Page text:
HON. ISAAC S. CARPENTER.

Isaac Smith Carpenter, son of Morgan and
Maria Bockee Carpenter, resides in Stanford, at
the homestead formerly occupied by his father and
grandfather, where he was born June 24, 1828.
He was liberally educated, having pursued an
academic and classical course of study for six
years.

In 1851, he married Julia Wilson, daughter of
Hiram Wilson, Esq., of Pine Plains. She having
died May 22, 1858, he was married Sept. 5, 1861,
to Sarah R., also a daughter of Hiram Wilson.
He has six children, three from each marriage,
viz.: Eliza, Maria B., Morgan, Wilson, Julia and
S. Louisa.

Originally a Whig he joined the Republican
party at its organization. He was Supervisor of
Stanford in 1859, and from 1877 to '79 inclusive,
and chairman of the Board in 1878-79. He was
elected to the Assembly 1879, and again in 1880,
receiving each year a very large majority, and serv-
ing each term as a member of the Committee on
Ways and Means. He is a member of ' the Pres-
byterian church and has for many years taken an
active interest in whatever pertains to the moral
elevation and spiritual welfare of the community.
In 1880 the desire was very generally expressed by
the RepubUcans of Duchess County, that he should
be their candidate for State Senator, but he would
not consent to the use of his name at the conven-
tion. Probably no citizen of the county possesses
to a greater extent the confidence and respect of
the people.



CHAPTER XXV.
History of the Town of Hyde Park.

WHEN we look back through the misty
past to reflect upon the scenes and in-
cidents pecuHar to the early settlement and pros-
perity of a locality, we find much that to the
matter-of-fact inquisitor, is left in obscurity
through the absence of documents to verify the
truth. It is then that tradition steps forward,
though a fickle chronicler, and relates her pleasing



reminiscences, that far too often are found to be
exaggerated.

In the early days of our country the extreme
poverty of the pioneers and other uncontrolled
circumstances, made it impossible for them to
leave a record of their business and social transac-
tions. It was enough for them to leave their
native land where royal exactions kept them in
poverty and ignorance, and brave the labors at-
tending the removal of the forest and the rearing
of homes, while struggling on in the rut of dis-
advantage to eke out a livelihood. While thus
battling, their industry and perseverance gave to
them an independence that was sweet to their
burdened souls, and awoke at last their spirits to
cry liberty, and nerved the arms of their children
to battle manfully the minions of tyranny, and
plant freedom upon our soil.

Tradition does not tell us who were the first
settlers of this town, nor the time they located.
In 1687, we find a goodly share of the lands com-
prising the town, was purchased by nine men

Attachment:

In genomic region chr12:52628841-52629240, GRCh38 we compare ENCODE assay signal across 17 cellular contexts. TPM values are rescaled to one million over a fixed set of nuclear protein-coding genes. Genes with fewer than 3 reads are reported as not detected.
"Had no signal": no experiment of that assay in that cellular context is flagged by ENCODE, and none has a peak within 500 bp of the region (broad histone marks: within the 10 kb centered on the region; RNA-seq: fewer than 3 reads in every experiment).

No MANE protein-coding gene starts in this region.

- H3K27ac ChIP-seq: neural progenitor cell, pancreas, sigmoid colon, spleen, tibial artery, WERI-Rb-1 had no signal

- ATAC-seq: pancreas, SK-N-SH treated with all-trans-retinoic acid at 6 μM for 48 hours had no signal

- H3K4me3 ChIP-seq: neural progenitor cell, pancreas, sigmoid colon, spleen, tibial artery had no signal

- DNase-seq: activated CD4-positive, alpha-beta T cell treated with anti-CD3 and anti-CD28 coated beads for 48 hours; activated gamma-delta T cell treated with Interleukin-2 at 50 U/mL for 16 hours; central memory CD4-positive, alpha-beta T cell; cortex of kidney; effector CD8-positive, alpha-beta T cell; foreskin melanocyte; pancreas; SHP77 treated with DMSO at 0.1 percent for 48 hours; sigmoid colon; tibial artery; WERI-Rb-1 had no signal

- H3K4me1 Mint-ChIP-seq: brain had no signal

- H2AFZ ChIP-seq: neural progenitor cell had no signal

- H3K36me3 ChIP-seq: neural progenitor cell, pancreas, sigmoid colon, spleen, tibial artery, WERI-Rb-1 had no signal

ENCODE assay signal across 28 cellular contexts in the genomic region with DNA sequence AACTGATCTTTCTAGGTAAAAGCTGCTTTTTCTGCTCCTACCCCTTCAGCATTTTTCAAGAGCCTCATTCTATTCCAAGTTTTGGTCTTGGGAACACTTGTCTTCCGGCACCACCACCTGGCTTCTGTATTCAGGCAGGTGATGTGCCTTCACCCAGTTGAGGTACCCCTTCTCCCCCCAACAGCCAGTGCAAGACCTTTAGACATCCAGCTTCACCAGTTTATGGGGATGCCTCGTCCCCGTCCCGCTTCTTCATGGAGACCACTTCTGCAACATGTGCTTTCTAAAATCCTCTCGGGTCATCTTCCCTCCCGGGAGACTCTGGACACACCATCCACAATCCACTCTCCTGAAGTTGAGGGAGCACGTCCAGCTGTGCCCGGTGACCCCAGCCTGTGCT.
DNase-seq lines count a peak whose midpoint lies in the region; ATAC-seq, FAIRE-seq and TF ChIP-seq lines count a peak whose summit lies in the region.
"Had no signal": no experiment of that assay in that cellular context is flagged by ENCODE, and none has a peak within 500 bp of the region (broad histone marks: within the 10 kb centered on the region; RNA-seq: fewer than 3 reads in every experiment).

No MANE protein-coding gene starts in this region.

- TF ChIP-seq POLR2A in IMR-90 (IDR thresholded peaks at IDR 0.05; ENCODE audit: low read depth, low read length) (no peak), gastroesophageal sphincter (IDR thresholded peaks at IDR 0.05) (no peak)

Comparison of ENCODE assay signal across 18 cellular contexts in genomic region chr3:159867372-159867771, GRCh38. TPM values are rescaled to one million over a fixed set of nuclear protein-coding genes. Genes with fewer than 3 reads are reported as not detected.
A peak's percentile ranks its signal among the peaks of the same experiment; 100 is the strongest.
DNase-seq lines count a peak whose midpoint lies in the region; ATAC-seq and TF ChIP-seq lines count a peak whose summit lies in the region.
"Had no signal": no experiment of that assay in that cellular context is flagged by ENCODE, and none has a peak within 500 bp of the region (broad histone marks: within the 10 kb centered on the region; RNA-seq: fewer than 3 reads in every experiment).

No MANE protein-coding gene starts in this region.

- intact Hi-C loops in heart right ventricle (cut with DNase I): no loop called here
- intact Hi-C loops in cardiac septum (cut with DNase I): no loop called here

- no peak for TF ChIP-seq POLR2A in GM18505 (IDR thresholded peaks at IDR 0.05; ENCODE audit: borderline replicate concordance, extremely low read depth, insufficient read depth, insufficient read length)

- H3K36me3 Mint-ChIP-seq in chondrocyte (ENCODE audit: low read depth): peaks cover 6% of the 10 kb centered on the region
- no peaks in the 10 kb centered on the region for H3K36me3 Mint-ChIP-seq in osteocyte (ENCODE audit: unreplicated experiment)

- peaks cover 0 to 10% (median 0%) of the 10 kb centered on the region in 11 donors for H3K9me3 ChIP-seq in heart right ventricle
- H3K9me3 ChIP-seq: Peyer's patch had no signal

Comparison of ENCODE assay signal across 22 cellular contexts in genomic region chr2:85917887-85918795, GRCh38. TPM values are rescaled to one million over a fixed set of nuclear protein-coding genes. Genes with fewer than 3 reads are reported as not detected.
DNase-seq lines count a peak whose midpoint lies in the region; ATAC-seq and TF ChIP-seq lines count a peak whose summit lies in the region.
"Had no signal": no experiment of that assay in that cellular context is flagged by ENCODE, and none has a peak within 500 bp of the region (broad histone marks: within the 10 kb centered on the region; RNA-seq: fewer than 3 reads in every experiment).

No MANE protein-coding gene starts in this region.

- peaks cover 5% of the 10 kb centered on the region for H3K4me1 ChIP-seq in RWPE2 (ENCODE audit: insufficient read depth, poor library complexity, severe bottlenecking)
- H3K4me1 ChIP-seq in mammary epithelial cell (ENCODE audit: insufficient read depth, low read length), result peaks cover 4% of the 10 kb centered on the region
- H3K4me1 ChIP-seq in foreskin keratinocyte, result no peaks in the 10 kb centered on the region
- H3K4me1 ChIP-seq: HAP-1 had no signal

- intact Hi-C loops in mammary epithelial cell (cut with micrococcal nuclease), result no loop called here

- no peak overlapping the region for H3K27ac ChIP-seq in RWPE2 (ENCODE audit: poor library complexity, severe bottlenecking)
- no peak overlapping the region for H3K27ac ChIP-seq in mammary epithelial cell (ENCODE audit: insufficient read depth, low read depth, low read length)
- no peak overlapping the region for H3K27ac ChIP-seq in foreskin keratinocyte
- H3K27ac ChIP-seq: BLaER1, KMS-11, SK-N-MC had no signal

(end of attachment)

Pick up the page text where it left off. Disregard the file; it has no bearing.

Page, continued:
who formed a co-partnership under the name of
" Nine Partners.'' In surveying the same, they
divided it in such a manner that nine of the lots
were bounded by the river on the west and were
called the "water lots,'' of which the town chiefly
consists. A few of the "partners'' located upon the
lands and induced many Germans that immigrated
in 1709-10, to settle as tenants. A few purchased,
whose descendants are still to be found within the
county. In the course of a few years, as specula-
tion in lands became rife, one Jacob Stoutenburgh,
a Hollander and trader from Westchester, pur-
chased an interest in one of the " water lots,'' and
began the first settlement of Hyde Park village
near the present landing. He became interested
in these lands about the year 1735, and undoubt-
edly located a few famihes soon after, as in 1740
we fiiid he had a storehouse and a shop, but of
what nature we have been unable to learn. We
may presume, however, that being a tradesman, he
furnished the settlers with the necessaries of life,
in exchange for which he obtained the common
barter of hunters, farmers and Indians. He may
have removed to this place at that time, but the
impression is he did not until the year 1792, when
he must have been a very aged man.

Jacob married Margaret Teller, a direct de-
scendant of Anneke Jans, the marriage taking
place in New York city soon after their arrival.

In 1752, he with several others, sold a tract of
land to Barent Lewis, which undoubtedly was the



3°°



HISTORY OF DUCHESS COUNTY.



land Morgan Lewis afterwards owned and lived
upon, and now occupied by N. Pendleton Rogers.
He may have been sole owner of one of the water
lots, as P. H. Smith states in his History of
Duchess Co., but we think he owned in part, as
all conveyances of large tracts or farms from him
mention others as being connected with him.

The same author says, " He gave to his son
Luke, three hundred and fifty acres located about
Hyde Park. " One of the houses he built, perhaps
for himself, is still standing south of the village and
is a monument of his enterprise and the architect-
ure of that early day. Tradition's pleasing story